Let me begin by saying that I am a fan of Rembetiko. This art form, once relegated to the outcasts of society and akin to American Blues, had its origins in the coastal cities of Asia Minor. Like everything since the establishment of the modern Greek state, it is the subject of endless infighting by proponents of one form or another of Greek identity. One Greek journalist recently described the conflict thus: "The demotika (Greek regional folk music) are Greece’s only genuine musical identity. Musicologically and morally, they are far superior to the adulterated, drug-deadened Turco-Arabic fare which, beginning with the infamous rembetika , passes for Greek music today. Who in his senses would prefer the product of Piraeus hashish dens to the pure, bracing air of Epirus or the sapphire blue of the Aegean Sea, both reflected in their respective musical traditions? But when you’re drugged, you cannot exercise your senses correctly."
Now as far as I am concerned, Rebembetika is very much a integral part of the Greek musical legacy and I embrace it as I embrace other more purified expressions of the Greek soul. John Akritas over at Hellenic Antidote has provided a number of glimpses into the Rembetiko style and Radio Akritas offers an opportunity to partake of some great songs that give one a real feel for Rembetika.
While delving into the subject I came across a paper that was presented at the recent "Researching Rebetika Conference" held in October on the Greek island of Hydra. Written by Gail Horst-Warhaft of Cornell University, it does a superb job of dissecting the evolution of Rembetika in the context of its love-hate relationship with the Greek-speaking world:
"In her insightful study of modern Greek literature “Topographies of Hellenism” Artemis Leontis speaks of the Greeks’ tendency to exoticise themselves. “Greeks have regularly sought to recover the primitive element in themselves,” she notes. “To compensate for what others perceived as backward behavior or bad blood, they have defined their homeland, Hellas, as their native entopia, their coffeehouse, if you will, in which they are aboriginal customers.” The tendency to exoticise oneself is not exclusively Greek, of course, but Greeks experienced a unique combination of the high expectations of western Europeans obsessed with their illustrious ancestry, and low estimation, based on these same unrealistic expectations and the observations of western Europeans. The preoccupation of the modern Greek has been to claim his or her ancient pagan past but to combine it with a Byzantine and Ottoman past and reconcile the diverse strands of his inheritance. The dilemma has never been satisfactorily resolved, and the rhetoric of Greek nationalism or has been obsessed with determining the character of modern Greece.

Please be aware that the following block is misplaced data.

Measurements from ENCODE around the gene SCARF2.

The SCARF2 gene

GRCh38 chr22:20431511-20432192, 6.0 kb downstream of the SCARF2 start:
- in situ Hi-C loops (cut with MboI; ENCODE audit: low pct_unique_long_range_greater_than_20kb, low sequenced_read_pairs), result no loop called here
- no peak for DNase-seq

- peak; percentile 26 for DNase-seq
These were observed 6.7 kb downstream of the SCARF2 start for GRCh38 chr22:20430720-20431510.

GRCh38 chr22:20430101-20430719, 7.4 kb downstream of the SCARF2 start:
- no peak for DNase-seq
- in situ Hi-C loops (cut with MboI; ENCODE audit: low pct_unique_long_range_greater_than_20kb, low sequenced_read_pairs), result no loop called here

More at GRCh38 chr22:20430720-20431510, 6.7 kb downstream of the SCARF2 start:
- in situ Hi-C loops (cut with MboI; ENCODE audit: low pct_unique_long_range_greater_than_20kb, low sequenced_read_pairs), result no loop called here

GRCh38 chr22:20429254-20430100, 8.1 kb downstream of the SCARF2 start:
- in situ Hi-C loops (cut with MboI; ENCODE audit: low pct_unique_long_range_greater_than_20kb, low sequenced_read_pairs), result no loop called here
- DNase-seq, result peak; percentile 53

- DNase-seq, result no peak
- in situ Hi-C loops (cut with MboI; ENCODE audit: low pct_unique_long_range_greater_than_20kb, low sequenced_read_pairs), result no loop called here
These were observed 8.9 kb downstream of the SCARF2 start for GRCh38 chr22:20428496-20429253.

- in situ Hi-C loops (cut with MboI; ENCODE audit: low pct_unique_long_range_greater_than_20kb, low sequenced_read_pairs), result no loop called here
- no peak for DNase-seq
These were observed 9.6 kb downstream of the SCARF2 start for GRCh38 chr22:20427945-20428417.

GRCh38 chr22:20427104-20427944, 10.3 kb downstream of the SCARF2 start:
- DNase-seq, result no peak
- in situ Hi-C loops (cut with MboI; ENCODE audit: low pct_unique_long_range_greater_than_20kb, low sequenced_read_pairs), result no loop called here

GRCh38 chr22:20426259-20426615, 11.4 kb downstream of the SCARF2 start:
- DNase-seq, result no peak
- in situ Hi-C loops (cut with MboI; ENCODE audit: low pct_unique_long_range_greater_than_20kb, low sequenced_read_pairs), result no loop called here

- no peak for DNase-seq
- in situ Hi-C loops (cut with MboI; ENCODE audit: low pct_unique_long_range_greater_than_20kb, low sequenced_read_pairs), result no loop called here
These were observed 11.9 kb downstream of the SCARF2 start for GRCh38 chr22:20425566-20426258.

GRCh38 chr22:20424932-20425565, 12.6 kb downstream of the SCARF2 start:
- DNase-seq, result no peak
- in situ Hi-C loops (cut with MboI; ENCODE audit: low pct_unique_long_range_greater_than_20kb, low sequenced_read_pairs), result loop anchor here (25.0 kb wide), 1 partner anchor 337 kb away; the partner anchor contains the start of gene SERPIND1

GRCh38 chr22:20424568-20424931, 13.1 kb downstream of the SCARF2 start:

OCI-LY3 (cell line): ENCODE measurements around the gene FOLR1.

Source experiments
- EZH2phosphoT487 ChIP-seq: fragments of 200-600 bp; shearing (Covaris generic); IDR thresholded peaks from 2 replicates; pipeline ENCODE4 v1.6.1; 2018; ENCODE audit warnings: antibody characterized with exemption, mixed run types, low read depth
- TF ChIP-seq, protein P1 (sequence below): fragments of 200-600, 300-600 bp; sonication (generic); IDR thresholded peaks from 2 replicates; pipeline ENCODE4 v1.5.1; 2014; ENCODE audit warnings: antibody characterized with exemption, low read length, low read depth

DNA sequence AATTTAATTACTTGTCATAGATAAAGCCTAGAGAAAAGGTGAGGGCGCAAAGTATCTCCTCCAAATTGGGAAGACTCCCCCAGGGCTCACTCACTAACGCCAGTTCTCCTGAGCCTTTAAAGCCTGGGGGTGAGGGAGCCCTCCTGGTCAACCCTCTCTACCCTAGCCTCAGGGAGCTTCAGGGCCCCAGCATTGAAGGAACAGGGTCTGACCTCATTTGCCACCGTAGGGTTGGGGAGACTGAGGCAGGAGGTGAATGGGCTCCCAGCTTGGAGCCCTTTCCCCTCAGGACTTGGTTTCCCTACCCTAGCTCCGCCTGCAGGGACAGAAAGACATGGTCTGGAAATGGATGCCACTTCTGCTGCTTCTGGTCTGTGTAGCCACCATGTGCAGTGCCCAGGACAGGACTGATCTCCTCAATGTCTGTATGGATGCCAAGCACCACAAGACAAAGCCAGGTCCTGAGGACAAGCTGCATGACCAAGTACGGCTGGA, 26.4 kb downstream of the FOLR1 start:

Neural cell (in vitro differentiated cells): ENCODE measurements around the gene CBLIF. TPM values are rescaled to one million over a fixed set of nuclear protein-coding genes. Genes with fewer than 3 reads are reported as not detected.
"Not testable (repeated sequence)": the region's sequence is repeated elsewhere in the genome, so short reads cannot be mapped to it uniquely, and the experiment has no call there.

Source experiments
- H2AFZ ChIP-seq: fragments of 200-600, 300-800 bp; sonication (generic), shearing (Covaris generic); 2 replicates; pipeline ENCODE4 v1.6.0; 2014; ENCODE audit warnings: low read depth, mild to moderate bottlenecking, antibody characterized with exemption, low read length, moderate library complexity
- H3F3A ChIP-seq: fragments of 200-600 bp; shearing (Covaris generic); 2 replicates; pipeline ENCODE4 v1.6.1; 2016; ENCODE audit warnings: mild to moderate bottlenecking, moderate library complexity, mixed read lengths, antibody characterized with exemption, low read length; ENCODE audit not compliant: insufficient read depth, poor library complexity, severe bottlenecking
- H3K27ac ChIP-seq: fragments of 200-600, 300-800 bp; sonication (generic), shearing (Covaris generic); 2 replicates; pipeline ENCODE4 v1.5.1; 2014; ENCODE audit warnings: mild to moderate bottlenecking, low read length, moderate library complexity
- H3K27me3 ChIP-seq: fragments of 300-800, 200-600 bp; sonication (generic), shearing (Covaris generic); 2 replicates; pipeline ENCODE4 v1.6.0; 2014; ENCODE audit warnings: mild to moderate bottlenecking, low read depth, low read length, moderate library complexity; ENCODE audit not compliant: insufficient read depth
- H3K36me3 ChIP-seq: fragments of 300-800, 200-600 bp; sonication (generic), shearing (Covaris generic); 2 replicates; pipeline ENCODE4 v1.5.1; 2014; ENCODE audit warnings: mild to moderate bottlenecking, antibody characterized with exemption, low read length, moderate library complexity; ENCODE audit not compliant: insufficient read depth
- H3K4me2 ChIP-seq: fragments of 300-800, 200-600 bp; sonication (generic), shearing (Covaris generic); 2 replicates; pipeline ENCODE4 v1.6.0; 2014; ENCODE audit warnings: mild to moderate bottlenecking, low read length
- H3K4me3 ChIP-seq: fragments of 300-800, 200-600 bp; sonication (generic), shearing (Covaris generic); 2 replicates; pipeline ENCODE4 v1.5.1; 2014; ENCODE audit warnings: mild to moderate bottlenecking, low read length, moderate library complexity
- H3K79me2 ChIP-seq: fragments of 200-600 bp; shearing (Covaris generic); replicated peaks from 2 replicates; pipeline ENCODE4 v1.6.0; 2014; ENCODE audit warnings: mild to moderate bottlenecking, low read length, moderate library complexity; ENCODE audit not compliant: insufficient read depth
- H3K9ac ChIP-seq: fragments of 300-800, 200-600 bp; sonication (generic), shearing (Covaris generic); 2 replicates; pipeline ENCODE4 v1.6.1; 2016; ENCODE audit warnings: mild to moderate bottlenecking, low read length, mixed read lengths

During the Metaxas dictatorship, from 1936-1940, rebetika musicians were harassed. Many were exiled to the islands or thrown into prison, and the hashish dens of Piraeus were closed down. This was not merely because the rebetes and their hangouts were seen as disreputable, but because they offended Metaxas’ belief in a “Third Hellenic Civilisation” that would draw its character from the folk culture of Greece. Amanedhes were also banned, during the dictatorship, probably as a response to a similar ban placed on them by Turkey’s ruler Kemal Ataturk. Ataturk’s ban was part of a general attempt to westernise Turkey, and de-emphasise its “oriental” character.
Despite the fact that it was, in many ways, a home-grown hybrid, rebetiko was not associated with the ideal "topos (place)" of nationalism, i.e. with the Greek countryside (especially the mainland areas first liberated from the Turks). The regional folk music of Greece, much of which was itself of hybrid origin, was generally defined by association with a particular landscape. The deracinated, urban rebetika, with their foreign derived slang, their shady milieu and anti-authoritarian lyrics were a thorn in the side of nationalists, but for the same reason they were attractive to modernist writers and intellectuals who opposed narrow nationalism, and to working class urban Greeks, many of whom were sympathetic to the Greek Communist Party’s campaign for a more equal distribution of resources.
Among the writers who championed the rebetika was Kostas Tachtsis. His 1964 essay on the zeibekiko offers us a possible explanation for the transformation of the rebetika from a narrow local phenomenon to a broadly popular style . The extreme privations of the German Occupation leveled class differences: There were no more hungry and satisfied, there were no masters and slaves, everyone was a slave, everyone was hungry, all felt the need to bewail their fate... All the houses suddenly became hashish dens, not literally of course, but in character. Everywhere the spirit of lawlessness prevailed, of constant fear, misery and death. ... The zeibekiko found room to develop, develop rapidly. Suddenly, it was no longer a dance of the underworld, but of a large number of Greeks, mostly those living in urban centers. Many of the songs which were first heard immediately following the war, had been written during the Occupation and differed markedly from the pre-war, heavier "hashish" rebetika....In contrast to such meaningless songs, the rebetika offered the suffering population songs that dealt with reality, and not only with a literal but a symbolic reality. They were identified, according to the author, with “the spirit of resistance.” Tachtsis goes on to explain that while the Communist-led resistance fighters in the mountains of Greece sang Russian and other imported songs, the Greeks who drank their wine in underground tavernas, listened to rebetika songs that spoke not of the actual situation of the war, but of the “eternal poison of life.”
Read the whole thing here.